Japanese Journal of Food Chemistry and Safety
Online ISSN : 2189-6445
Print ISSN : 1341-2094
ISSN-L : 1341-2094
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Comparison of free amino acid components in the Pacific oyster reared using two different culture methods in Nagasaki prefecture
Yuko Kato-YoshinagaChika KitaokaAkira Shinagawa
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2014 Volume 21 Issue 2 Pages 121-126


The Pacific oyster was cultured off the coast of Konagai along Isahaya Bay, Nagasaki Prefecture using the conventional suspension method (CSM) and the single seed method (SSM). By using the SSM, oysters were said to have good appearance and taste better than those by CSM, although no comparison report was found on free amino acid constituents affecting the taste between the two different culture methods of CSM and SSM. We investigated the taste-associated free amino acids of the oysters obtained from the same district in December 2012 and March 2013 and cultured using either of the two methods. Besides, we made another comparison of the free amino acid constituents between the two collection periods of winter and spring. Consequently, we observed that the mean total levels of amino acids in oysters from both collection periods was higher in oysters cultured using the SSM than in those using the CSM. Especially in December 2012, we found that the mean total level of free amino acids was significantly higher in the SSM-cultured oysters by ca. 36% than in the CSM-cultured oysters. The level of glutamic acid, related to umami, was significantly higher in oysters cultured using the SSM than the CSM by ca. 70% and 81% in December 2012 and March 2013, respectively. At both collection periods, serine, glycine, alanine, and β-alanine, which were related to sweetness, showed higher levels in the oysters cultured using the SSM than the CSM. Especially in December 2012, the levels of threonine, serine, alanine, and β-alanine were significantly higher in the SSM-cultured oysters than in the CSM-cultured oysters by ca. 139%, 167%, 78% and 81%, respectively. In March 2013, the levels of glycine and β-alanine were significantly higher by ca. 26% and 32%, respectively. These findings exhibited the SSM-cultured oyster had stronger tastes in umami and sweetness than the CSM-cultured oyster. On the other hand, oysters obtained in March showed higher level of total free amino acid and contained more free amino acids related to umami and sweet tastes than those in December during the same harvest season in Konagai. Accordingly, the results correspond to the feedback of consumers that the oyster cultured using SSM tastes better than that using CSM, and further, that the spring oyster tastes better and richer than the winter oyster, which might be due to the abundance of amino acids that impart the sweet and umami tastes.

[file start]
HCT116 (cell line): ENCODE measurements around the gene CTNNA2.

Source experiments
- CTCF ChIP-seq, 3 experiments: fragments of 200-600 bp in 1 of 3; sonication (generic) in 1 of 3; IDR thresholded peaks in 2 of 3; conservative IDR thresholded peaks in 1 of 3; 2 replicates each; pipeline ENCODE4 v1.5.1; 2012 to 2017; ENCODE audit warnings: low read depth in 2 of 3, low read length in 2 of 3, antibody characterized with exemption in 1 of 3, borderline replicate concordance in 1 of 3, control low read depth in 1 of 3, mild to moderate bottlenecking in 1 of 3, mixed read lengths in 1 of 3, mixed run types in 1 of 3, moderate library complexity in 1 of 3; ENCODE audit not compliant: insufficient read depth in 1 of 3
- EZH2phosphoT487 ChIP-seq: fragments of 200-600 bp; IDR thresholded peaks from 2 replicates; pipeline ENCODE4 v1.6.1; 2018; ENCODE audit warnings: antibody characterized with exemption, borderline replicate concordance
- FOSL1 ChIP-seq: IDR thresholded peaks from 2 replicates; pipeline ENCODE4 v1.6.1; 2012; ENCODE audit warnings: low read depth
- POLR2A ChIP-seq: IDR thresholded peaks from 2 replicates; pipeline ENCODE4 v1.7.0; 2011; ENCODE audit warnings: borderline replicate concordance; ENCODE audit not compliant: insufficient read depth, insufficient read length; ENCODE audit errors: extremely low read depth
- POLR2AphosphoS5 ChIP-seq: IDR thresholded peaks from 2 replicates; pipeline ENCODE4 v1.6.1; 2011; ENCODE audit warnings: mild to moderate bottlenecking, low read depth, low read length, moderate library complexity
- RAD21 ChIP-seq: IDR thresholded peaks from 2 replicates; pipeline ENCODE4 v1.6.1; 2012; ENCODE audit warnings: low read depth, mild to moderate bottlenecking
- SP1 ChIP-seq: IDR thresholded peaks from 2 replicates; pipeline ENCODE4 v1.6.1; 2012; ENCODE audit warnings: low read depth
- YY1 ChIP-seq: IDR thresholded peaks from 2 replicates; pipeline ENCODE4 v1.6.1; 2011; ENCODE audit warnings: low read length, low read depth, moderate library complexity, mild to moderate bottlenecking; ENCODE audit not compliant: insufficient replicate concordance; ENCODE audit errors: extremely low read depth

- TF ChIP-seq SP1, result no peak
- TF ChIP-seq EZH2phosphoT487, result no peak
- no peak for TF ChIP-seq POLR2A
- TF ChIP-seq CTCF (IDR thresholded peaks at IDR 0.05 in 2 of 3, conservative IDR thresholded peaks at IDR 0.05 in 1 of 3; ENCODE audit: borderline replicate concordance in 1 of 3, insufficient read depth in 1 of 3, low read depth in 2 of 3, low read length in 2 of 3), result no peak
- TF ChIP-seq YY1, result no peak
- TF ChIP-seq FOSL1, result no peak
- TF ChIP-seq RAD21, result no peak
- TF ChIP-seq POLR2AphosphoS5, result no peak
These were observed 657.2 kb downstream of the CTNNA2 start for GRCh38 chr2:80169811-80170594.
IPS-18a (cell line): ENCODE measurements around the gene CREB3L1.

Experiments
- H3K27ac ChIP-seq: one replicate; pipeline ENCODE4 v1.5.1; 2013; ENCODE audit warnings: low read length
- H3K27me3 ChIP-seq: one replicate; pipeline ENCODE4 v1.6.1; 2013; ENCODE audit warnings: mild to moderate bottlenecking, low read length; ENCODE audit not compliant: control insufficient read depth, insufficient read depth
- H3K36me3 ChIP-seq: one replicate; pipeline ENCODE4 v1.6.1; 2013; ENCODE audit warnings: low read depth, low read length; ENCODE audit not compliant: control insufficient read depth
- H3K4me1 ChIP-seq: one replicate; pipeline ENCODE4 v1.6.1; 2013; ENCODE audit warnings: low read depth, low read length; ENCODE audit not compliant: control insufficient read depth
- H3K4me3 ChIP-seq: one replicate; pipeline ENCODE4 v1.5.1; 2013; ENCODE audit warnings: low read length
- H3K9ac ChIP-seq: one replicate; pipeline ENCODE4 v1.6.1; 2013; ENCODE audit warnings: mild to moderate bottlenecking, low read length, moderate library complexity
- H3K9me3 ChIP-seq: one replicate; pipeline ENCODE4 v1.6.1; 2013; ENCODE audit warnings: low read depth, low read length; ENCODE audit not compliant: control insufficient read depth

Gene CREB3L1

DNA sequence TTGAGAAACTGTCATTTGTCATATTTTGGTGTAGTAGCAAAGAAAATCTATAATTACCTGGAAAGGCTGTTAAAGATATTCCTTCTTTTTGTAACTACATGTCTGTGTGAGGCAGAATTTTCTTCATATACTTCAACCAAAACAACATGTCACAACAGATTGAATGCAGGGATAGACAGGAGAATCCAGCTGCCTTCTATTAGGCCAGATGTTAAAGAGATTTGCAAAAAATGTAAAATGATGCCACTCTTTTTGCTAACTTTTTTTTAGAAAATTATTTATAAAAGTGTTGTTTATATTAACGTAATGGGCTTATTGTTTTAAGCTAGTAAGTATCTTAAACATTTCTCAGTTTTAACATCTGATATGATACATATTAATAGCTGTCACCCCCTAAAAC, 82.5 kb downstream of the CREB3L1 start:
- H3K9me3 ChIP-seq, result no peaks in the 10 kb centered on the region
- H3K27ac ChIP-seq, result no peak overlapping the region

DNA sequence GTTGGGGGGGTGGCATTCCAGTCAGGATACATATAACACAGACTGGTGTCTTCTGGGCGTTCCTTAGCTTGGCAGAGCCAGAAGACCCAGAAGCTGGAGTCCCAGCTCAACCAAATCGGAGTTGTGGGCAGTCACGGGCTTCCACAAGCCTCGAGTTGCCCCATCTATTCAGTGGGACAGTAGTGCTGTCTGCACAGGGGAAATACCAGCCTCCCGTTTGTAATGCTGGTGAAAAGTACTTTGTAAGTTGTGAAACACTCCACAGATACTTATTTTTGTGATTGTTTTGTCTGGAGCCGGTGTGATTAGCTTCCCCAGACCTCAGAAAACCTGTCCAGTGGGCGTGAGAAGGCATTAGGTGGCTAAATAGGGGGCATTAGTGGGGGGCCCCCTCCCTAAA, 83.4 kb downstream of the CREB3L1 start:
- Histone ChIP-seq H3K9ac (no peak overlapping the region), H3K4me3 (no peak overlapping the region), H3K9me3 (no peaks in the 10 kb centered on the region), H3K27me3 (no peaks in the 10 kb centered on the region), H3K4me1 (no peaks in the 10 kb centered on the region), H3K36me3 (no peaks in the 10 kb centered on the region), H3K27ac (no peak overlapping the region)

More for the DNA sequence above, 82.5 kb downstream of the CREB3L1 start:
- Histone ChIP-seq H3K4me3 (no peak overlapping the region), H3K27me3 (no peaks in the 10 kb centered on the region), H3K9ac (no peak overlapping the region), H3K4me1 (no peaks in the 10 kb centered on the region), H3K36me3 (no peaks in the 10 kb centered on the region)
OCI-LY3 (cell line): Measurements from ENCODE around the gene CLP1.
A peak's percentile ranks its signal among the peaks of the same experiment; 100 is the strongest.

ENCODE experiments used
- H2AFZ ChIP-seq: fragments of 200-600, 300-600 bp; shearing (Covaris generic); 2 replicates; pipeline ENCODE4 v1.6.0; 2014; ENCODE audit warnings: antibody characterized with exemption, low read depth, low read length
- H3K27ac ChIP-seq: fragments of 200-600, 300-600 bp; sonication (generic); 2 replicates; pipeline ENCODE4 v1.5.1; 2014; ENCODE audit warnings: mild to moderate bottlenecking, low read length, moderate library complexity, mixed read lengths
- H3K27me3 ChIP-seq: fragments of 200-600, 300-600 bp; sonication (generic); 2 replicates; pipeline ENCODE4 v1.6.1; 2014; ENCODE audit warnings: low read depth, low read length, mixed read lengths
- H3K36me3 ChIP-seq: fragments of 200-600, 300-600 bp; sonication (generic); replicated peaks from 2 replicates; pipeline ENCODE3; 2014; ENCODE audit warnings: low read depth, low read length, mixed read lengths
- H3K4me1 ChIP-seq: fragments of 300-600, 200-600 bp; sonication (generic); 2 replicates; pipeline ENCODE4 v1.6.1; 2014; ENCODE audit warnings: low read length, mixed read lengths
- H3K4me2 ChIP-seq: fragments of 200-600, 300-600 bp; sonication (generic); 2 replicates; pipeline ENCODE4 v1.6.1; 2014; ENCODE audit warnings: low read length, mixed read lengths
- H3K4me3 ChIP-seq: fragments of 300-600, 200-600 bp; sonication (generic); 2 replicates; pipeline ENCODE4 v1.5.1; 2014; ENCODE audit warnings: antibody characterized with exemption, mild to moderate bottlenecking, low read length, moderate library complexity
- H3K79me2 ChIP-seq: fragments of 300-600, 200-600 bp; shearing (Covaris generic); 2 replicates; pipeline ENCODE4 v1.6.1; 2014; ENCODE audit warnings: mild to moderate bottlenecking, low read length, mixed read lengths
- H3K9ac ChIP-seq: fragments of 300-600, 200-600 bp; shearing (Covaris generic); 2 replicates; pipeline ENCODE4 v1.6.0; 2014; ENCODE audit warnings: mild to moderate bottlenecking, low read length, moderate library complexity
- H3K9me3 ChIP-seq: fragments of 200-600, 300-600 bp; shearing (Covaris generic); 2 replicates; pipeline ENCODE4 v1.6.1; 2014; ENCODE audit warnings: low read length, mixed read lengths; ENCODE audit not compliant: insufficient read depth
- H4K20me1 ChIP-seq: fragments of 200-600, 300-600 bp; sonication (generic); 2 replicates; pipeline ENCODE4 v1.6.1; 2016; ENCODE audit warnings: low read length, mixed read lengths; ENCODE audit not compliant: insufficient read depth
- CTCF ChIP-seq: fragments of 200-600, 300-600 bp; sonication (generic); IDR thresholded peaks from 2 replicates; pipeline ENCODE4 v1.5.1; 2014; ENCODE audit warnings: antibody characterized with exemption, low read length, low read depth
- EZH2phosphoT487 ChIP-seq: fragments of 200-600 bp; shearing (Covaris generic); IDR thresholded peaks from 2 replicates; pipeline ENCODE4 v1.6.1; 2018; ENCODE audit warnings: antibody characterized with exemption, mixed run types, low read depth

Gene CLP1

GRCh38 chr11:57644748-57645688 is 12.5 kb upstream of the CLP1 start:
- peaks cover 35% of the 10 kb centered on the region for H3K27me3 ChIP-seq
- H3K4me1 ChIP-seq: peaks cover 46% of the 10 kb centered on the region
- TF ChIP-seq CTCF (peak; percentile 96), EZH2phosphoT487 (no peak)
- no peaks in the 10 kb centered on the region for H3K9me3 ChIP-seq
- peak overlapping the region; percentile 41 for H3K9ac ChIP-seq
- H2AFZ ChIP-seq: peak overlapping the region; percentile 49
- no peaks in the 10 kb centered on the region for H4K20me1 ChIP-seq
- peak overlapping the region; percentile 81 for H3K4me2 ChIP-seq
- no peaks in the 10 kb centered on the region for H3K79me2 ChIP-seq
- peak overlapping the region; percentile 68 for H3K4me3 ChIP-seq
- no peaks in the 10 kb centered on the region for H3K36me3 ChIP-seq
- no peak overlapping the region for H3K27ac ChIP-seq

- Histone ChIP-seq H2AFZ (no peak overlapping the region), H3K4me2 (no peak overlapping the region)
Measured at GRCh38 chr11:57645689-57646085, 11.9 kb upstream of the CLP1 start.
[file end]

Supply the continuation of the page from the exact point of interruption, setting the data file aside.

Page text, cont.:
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© 2014 Japanese Society of Food Chemistry
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